Hulu's horror Castle Rock is a homecoming for Stephen King fans

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Watching Castle Rock as a longtime Stephen King fan feels like coming home. Sure, it's a home filled with a sense of impending dread, a home that definitely has a dead body under the floorboards, but it's familiar. You know that beneath the small town cosiness there are secrets and forgotten histories and maybe even a Native American burial ground. You've done this danse macabre before. 

Four episodes in - all that was available to preview - and I'm hooked. The story centers around Henry Deaver, an attorney who represents death row inmates, but still suffers from the secrecy and stigma of his disappearance as a child. He was found eventually, with no memory of where he'd been, to find out that during his absence his father had been gravely injured and died. But now, he's been called to Shawshank (yes, that one) to represent a strange, mostly silent young man who has been found locked in the bowels of the prison. 

That might be the starting point for the plot, but by the end of the first four episodes mysteries are starting to stack up like pancakes at a diner breakfast. There are masked children playing a sinister game of judge and jury, a woman who acts like a psychic sponge, absorbing the feelings and thoughts of those near to her. There's Deaver's father, a priest, who seems to have been more than just a humble man of the cloth. Then there's the mysterious prisoner, who barely speaks but seems to be very bad luck for anyone who comes into prolonged contact with him.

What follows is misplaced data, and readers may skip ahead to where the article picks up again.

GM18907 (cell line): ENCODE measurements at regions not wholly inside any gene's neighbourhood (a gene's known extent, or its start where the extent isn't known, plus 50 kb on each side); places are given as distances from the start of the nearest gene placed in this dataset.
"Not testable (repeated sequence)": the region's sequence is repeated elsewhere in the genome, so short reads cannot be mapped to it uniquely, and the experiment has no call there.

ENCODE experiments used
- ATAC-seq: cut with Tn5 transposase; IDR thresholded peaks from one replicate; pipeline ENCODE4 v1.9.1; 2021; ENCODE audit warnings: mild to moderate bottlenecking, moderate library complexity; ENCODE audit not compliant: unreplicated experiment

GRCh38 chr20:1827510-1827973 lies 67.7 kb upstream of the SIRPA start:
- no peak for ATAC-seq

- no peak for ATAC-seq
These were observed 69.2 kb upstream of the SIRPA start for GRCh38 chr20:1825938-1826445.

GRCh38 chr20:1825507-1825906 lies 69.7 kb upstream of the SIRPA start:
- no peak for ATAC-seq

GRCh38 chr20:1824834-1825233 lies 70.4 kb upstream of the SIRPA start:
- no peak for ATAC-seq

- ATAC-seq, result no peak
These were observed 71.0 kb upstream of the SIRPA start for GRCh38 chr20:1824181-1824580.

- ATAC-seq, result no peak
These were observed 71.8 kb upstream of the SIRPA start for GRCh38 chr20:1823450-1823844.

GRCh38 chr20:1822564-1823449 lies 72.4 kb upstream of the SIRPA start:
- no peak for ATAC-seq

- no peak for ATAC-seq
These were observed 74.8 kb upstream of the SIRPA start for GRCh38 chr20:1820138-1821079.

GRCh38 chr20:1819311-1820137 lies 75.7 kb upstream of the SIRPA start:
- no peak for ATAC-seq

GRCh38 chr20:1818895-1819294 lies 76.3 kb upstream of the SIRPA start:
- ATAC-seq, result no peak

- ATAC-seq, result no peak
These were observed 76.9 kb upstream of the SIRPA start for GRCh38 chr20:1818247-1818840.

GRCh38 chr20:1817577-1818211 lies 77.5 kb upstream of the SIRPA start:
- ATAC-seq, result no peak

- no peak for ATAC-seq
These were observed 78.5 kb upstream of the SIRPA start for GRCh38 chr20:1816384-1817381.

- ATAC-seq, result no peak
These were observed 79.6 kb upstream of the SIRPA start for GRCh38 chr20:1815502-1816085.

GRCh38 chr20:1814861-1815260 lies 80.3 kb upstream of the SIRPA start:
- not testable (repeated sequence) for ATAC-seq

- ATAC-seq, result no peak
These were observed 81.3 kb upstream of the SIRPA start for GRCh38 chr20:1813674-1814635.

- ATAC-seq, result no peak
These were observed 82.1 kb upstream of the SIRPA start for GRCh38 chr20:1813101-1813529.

All the way through there are references, large and small, to Stephen King stories. Mentions of a rabid dog (Cujo), a body found by the train tracks (Stand By Me), and the appearance of Sheriff Alan Pangborn (Needful Things) pepper the early episodes, and Shawshank Penitentiary looms over the plot like a hefty co-star. It's fitting for a show based in Castle Rock, a longtime King location, and you'll be able to smell the smugness coming off King fans as they count up their fan points for spotting every connection. I don't think it makes it any easier to know exactly where the series is headed, but it has the effect of making the world feel more real. A place with its own history and myths and legends. 

The show plays with its audience in other ways to, even when it comes to the casting. Sissy Spacek does sterling work as Deaver's mother struggling with dementia, but it's impossible for a King fan to see her without her famous role, Carrie, hanging behind her like a bloodied ghost. It's an even stranger sensation  - though one that might turn out to be part of a double bluff - to see Bill Skarsgård, AKA Pennywise the Clown, staring through the screen, his face free from circus makeup but still wearing that unmistakable leer. Of course Pennywise is - and spoiler if you haven't read or seen It - a shapeshifter, so the writers of Castle Rock can have all sorts of fun with whose face it may or may not have used. 

It's hard to know, with so many loose ends thrashing around like tentacles, what the show will look like by its final and tenth episode. Series that reply on mystery - like Lost or Westworld - are often much better at asking the unsettling questions than delivering satisfying answers. 

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